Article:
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What Does a Radiopharmacist Do?

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  • Written By: Benjamin Arie
  • Edited By: Shereen Skola
  • Last Modified Date: 08 November 2016
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A radiopharmacist is a healthcare professional who is considered an expert in cancer medications. Like other types of pharmacists, these workers formulate and distribute medicine for patients. Radiopharmacists deal with radioactive compounds, and must follow strict medical and government guidelines.

Many of the drugs and medications dispensed by radiopharmacists are specifically intended to treat malignant tumors. Some medications that radiopharmacists deal with are also used to detect and diagnose illnesses. The radioactive nature of these materials helps physicians to analyze tissues and organs using medical imaging devices.

A radiopharmacist must have a thorough understanding of which radioactive medicines are best for each particular test or treatment. These professionals must also instruct patients in the safe use of this medication. Cancer patients often have questions and concerns regarding the effects of radioactive treatment. Radiopharmacists work with physicians to ensure that users understand how different medications affect the body.

Experts in this profession also typically track and control a variety of radioactive compounds. Pharmacists must ensure that only authorized personnel have access to these materials. Some medications used by radiopharmacists can degrade or cause damage if they are not stored correctly. Experts must monitor these items to keep them stable and secure.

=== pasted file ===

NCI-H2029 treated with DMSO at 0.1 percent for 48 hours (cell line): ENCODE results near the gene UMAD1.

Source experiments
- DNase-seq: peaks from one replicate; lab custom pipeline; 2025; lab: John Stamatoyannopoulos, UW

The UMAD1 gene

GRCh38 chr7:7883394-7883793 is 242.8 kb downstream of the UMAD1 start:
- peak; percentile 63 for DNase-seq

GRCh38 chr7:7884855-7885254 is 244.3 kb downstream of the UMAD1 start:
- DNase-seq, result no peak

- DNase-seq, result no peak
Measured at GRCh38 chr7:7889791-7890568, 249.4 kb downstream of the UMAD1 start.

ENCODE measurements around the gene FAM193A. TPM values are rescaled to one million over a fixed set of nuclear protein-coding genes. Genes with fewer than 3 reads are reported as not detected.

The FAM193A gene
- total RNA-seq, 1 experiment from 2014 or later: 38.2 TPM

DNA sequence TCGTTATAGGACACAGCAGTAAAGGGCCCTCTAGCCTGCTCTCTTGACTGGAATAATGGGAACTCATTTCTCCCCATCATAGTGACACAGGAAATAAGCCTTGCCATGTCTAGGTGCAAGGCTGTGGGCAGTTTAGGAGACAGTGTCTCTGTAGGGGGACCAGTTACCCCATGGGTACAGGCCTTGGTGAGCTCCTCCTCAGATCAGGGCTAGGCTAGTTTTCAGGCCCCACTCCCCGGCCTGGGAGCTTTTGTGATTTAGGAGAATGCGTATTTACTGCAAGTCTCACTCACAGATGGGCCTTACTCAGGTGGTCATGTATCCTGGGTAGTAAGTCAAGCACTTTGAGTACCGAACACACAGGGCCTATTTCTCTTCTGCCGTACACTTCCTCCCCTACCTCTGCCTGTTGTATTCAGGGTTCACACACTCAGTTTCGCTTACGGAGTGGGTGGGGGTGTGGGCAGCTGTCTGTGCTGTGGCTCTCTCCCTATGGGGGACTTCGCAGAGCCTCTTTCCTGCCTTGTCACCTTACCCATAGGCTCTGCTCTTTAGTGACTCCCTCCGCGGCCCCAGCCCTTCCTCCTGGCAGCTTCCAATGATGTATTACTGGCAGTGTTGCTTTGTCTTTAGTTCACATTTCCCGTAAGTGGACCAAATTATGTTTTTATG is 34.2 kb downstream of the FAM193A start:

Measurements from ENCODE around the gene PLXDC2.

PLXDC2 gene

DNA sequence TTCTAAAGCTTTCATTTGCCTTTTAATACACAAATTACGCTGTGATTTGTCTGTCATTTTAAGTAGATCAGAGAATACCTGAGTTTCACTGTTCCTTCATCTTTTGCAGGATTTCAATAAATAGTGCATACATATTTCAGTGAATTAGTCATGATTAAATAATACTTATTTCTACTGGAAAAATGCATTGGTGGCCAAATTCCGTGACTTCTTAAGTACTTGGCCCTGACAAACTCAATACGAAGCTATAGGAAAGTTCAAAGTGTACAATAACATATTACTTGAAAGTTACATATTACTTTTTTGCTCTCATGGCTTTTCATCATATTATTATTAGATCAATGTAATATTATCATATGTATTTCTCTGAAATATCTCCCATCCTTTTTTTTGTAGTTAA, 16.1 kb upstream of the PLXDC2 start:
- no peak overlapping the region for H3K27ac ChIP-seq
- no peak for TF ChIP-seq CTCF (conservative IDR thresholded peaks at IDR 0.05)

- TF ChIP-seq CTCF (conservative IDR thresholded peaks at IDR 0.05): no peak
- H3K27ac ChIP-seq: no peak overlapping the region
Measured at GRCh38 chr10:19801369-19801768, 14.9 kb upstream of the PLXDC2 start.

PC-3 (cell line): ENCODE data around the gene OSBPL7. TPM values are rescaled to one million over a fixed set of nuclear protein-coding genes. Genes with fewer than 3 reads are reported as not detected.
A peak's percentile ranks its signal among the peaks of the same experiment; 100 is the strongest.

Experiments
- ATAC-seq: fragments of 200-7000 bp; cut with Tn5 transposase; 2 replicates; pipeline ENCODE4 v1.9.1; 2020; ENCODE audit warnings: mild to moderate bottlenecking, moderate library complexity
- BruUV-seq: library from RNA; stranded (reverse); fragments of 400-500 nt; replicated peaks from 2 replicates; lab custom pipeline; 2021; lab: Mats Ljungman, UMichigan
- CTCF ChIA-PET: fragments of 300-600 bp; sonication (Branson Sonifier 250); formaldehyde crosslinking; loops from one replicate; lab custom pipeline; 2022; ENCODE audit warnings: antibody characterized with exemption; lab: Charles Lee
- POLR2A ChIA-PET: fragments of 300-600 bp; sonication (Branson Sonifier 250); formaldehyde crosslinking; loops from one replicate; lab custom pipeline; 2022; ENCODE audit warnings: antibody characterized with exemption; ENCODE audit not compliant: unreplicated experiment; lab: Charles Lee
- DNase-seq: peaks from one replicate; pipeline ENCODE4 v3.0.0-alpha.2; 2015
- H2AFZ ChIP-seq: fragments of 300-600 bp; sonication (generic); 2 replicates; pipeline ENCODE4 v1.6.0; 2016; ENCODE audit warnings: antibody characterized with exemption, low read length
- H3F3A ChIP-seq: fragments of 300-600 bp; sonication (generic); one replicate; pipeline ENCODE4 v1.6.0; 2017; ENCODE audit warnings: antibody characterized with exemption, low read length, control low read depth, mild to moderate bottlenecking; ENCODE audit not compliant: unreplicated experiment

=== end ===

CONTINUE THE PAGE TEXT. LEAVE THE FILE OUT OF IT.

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The majority of pharmacists work a standard 40-hour work week, although some work part time. Radiopharmacists are usually employed by hospitals or community pharmacies. Some professionals work for medical laboratories or pharmaceutical companies, and assist with the development and testing of new drugs.

Individuals who wish to become radiopharmacists typically must hold a Doctor of Pharmacy (Pharm-D) degree. Students must first complete two years of general study, which includes classes such as chemistry and biology. An additional four years of advanced study is also required, during which trainees learn about drug interactions and pharmacy procedures. Successful workers in this profession must have strong communication and problem solving skills, in addition to understanding complex medical interactions.

Training for a radiopharmacist does not end after college. Many students enter a pharmaceutical residency program for several years before joining the job market. This program allows individuals to gain hands-on experience under the supervision of a senior health professional.

All pharmacists in the United States must pass the North American Pharmacist Licensure Exam (NAPLEX) before they can dispense medication. A person must pass several tests regarding healthcare laws and procedures in order to be certified as a radiopharmacist. Additionally, most U.S. states require pharmacists to pass a background check and meet minimum age requirements.

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